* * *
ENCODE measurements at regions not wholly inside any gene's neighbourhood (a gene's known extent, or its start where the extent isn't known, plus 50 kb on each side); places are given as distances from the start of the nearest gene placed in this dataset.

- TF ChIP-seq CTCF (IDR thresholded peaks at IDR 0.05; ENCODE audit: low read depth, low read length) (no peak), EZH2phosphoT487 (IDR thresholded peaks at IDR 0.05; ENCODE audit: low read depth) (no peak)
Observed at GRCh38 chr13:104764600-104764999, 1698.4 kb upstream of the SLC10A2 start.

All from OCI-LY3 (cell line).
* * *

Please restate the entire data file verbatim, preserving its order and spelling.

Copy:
ENCODE measurements at regions not wholly inside any gene's neighbourhood (a gene's known extent, or its start where the extent isn't known, plus 50 kb on each side); places are given as distances from the start of the nearest gene placed in this dataset.

- TF ChIP-seq CTCF (IDR thresholded peaks at IDR 0.05; ENCODE audit: low read depth, low read length) (no peak), EZH2phosphoT487 (IDR thresholded peaks at IDR 0.05; ENCODE audit: low read depth) (no peak)
Observed at GRCh38 chr13:104764600-104764999, 1698.4 kb upstream of the SLC10A2 start.

All from OCI-LY3 (cell line).